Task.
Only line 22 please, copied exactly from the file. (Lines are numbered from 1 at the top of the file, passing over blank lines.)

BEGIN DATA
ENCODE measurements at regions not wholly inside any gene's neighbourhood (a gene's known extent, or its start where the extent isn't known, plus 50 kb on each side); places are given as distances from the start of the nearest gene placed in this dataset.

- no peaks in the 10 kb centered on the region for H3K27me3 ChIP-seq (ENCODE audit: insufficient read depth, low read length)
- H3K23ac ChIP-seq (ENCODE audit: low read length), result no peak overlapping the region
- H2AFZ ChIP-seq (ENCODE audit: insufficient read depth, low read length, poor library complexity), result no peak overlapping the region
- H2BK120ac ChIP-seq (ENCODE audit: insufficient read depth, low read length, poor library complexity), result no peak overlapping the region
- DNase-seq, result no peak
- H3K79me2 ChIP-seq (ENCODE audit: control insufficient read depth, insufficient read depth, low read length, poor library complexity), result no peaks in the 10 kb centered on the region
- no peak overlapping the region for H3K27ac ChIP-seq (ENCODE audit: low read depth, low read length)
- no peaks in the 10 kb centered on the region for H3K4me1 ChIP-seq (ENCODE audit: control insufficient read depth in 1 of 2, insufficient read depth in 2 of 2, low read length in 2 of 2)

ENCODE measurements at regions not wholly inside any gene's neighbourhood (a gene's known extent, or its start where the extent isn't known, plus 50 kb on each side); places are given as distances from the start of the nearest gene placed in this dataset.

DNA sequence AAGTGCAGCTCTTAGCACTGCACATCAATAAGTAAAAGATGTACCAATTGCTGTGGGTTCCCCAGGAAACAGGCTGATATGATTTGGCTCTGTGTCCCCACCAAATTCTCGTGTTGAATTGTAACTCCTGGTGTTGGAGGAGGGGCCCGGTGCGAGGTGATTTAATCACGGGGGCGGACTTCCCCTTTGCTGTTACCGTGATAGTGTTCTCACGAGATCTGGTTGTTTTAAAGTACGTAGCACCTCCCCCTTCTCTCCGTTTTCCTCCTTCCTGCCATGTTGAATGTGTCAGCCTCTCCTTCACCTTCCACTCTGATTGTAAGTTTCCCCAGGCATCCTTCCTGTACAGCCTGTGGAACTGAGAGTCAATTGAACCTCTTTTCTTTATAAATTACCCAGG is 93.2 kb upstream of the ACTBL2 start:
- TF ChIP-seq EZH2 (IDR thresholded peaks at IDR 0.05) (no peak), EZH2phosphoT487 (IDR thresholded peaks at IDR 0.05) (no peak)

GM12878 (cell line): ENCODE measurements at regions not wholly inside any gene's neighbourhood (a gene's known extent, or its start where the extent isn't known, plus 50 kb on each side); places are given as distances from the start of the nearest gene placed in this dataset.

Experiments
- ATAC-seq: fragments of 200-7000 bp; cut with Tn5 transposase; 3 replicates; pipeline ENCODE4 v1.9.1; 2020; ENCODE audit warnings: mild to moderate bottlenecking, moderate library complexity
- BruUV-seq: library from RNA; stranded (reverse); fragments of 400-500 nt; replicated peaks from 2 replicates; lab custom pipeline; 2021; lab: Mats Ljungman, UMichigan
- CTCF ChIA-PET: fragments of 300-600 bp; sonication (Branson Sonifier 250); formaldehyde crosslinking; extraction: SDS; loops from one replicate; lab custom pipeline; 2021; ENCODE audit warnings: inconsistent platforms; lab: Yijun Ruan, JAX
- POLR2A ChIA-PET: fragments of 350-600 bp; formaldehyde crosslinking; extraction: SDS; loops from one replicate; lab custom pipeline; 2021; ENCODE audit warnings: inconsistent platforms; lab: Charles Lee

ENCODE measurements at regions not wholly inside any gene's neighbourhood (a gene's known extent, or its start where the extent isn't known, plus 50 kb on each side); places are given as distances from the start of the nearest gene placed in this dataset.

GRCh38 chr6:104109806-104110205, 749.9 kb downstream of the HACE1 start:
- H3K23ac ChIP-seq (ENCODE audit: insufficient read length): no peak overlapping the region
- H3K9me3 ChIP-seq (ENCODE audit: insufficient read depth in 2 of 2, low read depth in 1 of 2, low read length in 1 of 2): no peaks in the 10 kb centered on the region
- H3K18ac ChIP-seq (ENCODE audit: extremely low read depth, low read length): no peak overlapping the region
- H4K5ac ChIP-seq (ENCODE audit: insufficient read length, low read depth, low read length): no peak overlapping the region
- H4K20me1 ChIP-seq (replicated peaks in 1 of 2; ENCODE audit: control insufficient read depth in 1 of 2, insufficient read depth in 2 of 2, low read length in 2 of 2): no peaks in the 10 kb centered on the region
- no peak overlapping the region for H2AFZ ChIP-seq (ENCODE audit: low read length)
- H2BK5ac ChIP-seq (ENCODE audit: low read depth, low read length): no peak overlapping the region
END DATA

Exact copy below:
- H3K9me3 ChIP-seq (ENCODE audit: insufficient read depth in 2 of 2, low read depth in 1 of 2, low read length in 1 of 2): no peaks in the 10 kb centered on the region